Port McArthur Tidal Wetlands System

From Wikipedia, the free encyclopedia
Jump to: navigation, search
Asian dowitcher walking in shallow water
The wetlands are important for Asian dowitchers

The Port McArthur Tidal Wetlands System comprises a 994 km2 tract of tidal wetlands on the south-west coast of the Gulf of Carpentaria in the Northern Territory of Australia. The land extends along the coast opposite the Sir Edward Pellew Group of Islands, incorporating the estuaries of the McArthur and Wearyan Rivers. It is an important site for waders, or shorebirds.

Description[edit]

The site lies partly on traditionally owned Aboriginal land and partly on the Bing Bong, Manangoora and Greenbank pastoral leases. The intertidal mudflats are up to 5 km in width and, at low tide, join up with those of South-West Island.[1]

Birds[edit]

The site has been identified by BirdLife International as an Important Bird Area (IBA) because the mudflats have supported over 1% of the world populations of grey-tailed tattlers, eastern curlews and great knots, as well as moderate numbers of Asian dowitchers.[2] Other wader species recorded in substantial numbers include curlew sandpipers, marsh sandpipers and black-tailed godwits. Great-billed herons occur in greater densities than recorded elsewhere in the Northern Territory. Small numbers of beach stone-curlews are present. Little terns breed at sites along the coast. There are at least two large waterbird breeding colonies containing over 3000 egrets, cormorants and pied herons. Non-waterbird species include white-gaped honeyeaters and canary white-eyes.[1]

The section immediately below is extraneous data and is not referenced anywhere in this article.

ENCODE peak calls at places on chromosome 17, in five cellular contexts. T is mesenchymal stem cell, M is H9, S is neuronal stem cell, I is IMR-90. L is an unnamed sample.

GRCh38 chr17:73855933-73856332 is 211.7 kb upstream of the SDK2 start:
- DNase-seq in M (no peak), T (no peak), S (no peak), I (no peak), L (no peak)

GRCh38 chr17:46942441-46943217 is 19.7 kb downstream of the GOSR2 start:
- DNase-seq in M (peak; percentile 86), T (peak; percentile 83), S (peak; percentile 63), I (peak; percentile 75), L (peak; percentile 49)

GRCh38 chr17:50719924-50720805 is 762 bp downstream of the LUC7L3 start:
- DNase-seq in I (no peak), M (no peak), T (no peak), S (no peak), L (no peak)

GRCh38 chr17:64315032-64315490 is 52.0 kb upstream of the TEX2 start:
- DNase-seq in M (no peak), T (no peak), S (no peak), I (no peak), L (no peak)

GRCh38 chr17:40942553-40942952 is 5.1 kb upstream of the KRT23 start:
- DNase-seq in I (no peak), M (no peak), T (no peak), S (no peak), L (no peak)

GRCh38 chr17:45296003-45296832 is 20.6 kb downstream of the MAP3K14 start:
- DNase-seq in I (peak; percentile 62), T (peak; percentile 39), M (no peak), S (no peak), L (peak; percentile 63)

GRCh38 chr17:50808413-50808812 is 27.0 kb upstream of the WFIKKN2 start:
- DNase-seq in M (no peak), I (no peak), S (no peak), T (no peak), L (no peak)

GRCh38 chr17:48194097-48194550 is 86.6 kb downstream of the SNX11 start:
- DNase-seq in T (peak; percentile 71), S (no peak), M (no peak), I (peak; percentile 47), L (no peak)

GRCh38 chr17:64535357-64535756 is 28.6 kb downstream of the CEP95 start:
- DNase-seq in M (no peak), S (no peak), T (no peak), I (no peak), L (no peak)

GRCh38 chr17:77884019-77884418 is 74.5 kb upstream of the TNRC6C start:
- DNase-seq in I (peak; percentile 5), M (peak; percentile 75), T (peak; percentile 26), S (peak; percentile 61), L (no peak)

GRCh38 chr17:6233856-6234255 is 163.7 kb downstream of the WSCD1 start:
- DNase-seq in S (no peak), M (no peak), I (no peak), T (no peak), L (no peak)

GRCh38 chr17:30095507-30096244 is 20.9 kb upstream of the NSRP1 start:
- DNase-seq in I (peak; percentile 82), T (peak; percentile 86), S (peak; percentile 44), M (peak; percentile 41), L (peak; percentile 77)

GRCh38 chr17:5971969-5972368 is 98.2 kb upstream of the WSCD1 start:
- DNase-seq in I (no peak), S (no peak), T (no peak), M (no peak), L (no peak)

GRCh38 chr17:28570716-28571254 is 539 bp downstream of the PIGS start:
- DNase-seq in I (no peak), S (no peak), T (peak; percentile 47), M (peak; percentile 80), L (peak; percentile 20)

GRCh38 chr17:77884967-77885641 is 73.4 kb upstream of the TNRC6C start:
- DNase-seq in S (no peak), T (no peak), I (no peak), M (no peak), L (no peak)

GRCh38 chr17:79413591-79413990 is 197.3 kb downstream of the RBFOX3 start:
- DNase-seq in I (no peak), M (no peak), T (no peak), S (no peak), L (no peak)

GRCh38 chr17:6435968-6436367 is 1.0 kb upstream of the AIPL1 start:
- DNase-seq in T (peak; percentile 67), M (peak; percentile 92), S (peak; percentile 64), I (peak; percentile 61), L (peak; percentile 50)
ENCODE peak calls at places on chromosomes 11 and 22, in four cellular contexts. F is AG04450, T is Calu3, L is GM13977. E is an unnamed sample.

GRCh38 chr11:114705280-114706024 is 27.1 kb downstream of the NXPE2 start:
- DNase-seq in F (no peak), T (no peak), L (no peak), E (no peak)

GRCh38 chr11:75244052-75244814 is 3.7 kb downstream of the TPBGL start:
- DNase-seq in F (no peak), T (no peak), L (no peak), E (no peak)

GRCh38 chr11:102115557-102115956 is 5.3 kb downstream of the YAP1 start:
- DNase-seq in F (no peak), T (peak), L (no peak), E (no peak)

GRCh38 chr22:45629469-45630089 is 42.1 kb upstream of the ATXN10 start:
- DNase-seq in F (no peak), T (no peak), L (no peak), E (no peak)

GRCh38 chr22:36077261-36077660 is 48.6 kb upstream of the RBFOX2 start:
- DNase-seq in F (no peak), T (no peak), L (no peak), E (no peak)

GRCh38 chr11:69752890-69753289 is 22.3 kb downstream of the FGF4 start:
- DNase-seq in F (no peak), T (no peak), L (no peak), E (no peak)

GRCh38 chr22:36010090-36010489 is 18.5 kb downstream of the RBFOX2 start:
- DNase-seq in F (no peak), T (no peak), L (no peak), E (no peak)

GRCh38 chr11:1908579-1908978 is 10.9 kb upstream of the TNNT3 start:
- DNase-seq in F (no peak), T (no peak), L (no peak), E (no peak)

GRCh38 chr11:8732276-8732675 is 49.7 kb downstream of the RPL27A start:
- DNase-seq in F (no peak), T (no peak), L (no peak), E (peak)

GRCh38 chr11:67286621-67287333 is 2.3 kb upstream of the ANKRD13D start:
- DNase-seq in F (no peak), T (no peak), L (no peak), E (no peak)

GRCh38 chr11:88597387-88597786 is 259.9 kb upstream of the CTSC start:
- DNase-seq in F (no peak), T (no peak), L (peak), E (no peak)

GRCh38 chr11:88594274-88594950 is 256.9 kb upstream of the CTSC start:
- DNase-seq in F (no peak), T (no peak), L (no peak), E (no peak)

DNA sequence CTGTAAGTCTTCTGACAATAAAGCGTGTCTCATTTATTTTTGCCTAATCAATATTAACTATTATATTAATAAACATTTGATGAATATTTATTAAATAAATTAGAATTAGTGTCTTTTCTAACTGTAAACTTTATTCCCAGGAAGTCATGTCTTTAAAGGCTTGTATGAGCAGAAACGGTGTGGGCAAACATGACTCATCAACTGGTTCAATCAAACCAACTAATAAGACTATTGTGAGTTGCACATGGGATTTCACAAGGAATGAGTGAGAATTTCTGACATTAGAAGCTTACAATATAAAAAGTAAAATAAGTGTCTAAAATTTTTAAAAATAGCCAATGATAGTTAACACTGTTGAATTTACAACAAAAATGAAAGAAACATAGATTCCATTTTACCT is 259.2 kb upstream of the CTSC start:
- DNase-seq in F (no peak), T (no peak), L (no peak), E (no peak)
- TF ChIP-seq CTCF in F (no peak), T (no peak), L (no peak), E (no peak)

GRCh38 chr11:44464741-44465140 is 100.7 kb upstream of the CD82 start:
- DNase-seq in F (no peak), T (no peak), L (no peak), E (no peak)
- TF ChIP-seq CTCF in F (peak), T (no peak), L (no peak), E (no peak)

References[edit]

  1. ^ a b BirdLife International. (2011). Important Bird Areas factsheet: Port McArthur Tidal Wetlands System. Downloaded from http://www.birdlife.org on 22/09/2011.
  2. ^ "IBA: Port McArthur Tidal Wetlands System". Birdata. Birds Australia. Retrieved 2011-09-21. 

Coordinates: 15°53′42″S 136°46′29″E / 15.89500°S 136.77472°E / -15.89500; 136.77472